As an essential part of the human organism, the brain is also subject to intervention via medical measures. By analogy with the rest of the body, these measures can be therapeutic, enhancing, or preventive.
Neuroenhancement can be defined as a pharmacological or technical intervention in the brain to improve certain functions such as concentration, mood or creativity. In contrast to other forms of enhancement, neuroenhancement is subject to two main criticisms: firstly, that it erodes autonomy and secondly, that it undermines authenticity.
Autonomy is a manifold concept in the current philosophical debate. Whereas Immanuel Kant defined autonomy as the moral self-determination of an individual, today autonomy is understood as the ability of an individual to decide to perform an action, distinguish it from alternative options, and maintain control over it. If a medical measure overrides these conditions and thus undermines the patient’s autonomy, it can be criticized as being morally objectionable.
For example, if I drink an espresso for breakfast in order to significantly increase my ability to concentrate in the hours ahead, and if I remain the author of all of my subsequent actions, have alternative actions at my disposal, and always know how to control the actions I choose, there is nothing wrong with this form of neuroenhancement. However, if instead of espresso I consume a substance such as cocaine which overrides one or more of these conditions of autonomy, this form of neuroenhancement would be morally objectionable.
Authenticity is an even more complex concept. Today we are far from having a conceptually clear definition of it. At present we can make a distinction between two ways of using the term “authenticity” — a decisionistic one and an essentialist one. The decisionistic use considers an action authentic if, and only if, a person himself or herself makes the decision. By contrast, an essentialist definition of authenticity focuses on a person’s identity. If an individual, through consent or self-indication, is subject to a medical measure that changes their identity, the person before the measure is not identical to the person after the measure. As a result, the medical measure has harmed the person’s authenticity and is morally objectionable.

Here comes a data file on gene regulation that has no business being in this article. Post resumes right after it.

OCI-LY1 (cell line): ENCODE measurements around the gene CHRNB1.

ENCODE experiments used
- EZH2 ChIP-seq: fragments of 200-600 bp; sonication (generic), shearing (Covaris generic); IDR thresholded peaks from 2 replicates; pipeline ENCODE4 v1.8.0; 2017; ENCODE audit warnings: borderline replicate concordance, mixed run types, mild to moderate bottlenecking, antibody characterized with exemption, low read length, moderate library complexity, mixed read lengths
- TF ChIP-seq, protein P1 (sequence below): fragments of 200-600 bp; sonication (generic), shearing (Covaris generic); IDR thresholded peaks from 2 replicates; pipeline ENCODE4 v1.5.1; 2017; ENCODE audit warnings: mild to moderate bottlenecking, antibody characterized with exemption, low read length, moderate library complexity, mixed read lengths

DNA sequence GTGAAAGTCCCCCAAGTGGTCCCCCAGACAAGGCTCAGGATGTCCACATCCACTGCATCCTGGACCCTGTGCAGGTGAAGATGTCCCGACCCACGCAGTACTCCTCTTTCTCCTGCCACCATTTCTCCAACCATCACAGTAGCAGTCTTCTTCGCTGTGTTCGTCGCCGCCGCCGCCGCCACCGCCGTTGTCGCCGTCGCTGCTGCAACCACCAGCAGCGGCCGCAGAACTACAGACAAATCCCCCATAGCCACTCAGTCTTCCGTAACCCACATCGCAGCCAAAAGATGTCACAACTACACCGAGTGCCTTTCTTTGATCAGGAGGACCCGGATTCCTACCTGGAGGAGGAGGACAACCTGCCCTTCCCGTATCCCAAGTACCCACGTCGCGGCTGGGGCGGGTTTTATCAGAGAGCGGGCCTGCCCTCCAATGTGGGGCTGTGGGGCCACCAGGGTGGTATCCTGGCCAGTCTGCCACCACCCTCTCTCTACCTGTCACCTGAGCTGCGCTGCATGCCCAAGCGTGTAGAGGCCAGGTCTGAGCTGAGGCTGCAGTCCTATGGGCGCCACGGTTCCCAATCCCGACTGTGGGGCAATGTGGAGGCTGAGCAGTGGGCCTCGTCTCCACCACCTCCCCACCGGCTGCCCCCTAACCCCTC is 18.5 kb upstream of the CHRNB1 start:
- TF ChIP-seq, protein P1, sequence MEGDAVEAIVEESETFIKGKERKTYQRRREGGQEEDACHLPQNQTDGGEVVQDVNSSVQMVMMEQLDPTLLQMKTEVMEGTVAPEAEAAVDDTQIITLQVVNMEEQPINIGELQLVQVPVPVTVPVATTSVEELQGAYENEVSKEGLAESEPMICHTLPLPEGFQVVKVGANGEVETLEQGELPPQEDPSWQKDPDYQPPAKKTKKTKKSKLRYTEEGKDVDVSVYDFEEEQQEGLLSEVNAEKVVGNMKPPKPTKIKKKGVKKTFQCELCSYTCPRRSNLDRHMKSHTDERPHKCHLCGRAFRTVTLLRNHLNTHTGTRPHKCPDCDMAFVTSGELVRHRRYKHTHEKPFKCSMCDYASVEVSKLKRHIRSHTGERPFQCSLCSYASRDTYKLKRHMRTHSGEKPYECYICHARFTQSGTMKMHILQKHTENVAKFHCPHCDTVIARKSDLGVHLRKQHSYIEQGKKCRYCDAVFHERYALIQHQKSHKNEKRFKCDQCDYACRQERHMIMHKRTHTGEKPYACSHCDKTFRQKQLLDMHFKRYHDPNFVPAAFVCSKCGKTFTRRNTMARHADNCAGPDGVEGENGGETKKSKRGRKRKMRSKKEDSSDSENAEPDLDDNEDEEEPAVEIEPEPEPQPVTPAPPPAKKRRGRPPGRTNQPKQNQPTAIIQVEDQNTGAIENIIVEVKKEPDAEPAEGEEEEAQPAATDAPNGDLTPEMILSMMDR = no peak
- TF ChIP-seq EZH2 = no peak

The philosophical dispute between the decisionistic versus the essentialist use of the term “authenticity” can be illustrated by the example of the off-label use of the antidepressant Prozac. Consider an individual who does not suffer from depression but is not energetic enough in their daily life and sometimes lacks self-confidence. They are prescribed Prozac, and taking this medication changes their behavior noticeably. This person now appears much more self-confident in daily life and pursues their goals more energetically than before. Whereas a decisionistic interpretation would characterize the person’s decision to take Prozac as authentic self-determination, the essentialist interpretation would emphasize the intervention and call the result inauthentic.
In the field of applied ethics, it is a mistake to look for unambiguous answers. In fact, applied ethics aims to develop criteria in an interdisciplinary discussion between medical science, neuroscience and philosophy that will enable us to evaluate individual technological developments. The goal is to ensure that technology does not pose a danger to the principles that underlie our society and does not exceed the scope of individual responsibility. That also applies to the clinical application of neuroenhancers. Fundamentally banning neuroenhancers would be just as problematic as permitting frivolous and not sufficiently evidence-based off-label use.
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[Title image by David Matos via Unsplash]